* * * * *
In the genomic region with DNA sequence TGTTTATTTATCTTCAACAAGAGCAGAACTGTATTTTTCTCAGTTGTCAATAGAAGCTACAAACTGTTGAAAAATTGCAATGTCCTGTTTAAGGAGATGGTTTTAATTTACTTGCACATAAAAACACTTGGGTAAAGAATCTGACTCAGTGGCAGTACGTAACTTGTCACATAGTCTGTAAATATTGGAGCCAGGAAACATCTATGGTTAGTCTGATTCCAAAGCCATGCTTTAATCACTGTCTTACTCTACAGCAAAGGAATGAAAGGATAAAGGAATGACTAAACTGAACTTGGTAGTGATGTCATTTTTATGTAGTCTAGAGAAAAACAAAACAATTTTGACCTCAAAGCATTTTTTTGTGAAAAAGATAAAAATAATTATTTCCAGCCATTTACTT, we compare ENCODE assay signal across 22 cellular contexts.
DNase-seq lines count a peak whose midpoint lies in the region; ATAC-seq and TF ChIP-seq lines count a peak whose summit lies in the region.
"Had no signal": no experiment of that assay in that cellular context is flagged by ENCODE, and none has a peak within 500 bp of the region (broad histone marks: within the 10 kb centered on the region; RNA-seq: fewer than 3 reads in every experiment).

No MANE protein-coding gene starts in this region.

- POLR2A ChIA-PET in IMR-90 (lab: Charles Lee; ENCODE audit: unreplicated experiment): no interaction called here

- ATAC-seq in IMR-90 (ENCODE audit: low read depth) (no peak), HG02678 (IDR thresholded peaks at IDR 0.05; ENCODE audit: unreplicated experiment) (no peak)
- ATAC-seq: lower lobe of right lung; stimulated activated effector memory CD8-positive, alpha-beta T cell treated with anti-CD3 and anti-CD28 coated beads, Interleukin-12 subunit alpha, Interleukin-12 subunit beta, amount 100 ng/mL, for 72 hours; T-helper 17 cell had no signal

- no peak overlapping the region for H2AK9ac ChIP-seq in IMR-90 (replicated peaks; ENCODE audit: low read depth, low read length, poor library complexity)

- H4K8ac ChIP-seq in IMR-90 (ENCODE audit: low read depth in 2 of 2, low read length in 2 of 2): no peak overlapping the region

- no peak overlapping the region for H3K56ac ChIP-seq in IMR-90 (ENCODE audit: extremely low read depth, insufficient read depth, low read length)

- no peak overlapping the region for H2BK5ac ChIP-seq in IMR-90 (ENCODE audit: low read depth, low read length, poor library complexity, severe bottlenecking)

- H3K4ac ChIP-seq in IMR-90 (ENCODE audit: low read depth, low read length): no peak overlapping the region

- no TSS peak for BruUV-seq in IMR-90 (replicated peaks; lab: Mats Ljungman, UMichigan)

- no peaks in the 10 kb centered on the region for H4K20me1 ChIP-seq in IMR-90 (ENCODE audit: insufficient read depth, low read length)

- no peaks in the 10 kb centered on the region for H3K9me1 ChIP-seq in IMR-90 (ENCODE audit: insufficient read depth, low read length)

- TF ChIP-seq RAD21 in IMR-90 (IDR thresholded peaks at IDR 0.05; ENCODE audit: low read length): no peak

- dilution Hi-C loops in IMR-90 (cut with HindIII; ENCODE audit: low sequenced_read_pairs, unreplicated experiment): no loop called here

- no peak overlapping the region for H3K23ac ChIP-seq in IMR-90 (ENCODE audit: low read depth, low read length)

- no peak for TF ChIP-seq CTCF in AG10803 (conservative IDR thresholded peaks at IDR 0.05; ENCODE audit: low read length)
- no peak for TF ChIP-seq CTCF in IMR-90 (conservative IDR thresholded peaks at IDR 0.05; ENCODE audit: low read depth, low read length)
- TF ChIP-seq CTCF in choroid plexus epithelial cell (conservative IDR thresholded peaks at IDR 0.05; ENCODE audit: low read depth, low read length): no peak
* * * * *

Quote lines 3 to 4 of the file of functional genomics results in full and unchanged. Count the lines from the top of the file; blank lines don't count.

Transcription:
"Had no signal": no experiment of that assay in that cellular context is flagged by ENCODE, and none has a peak within 500 bp of the region (broad histone marks: within the 10 kb centered on the region; RNA-seq: fewer than 3 reads in every experiment).

No MANE protein-coding gene starts in this region.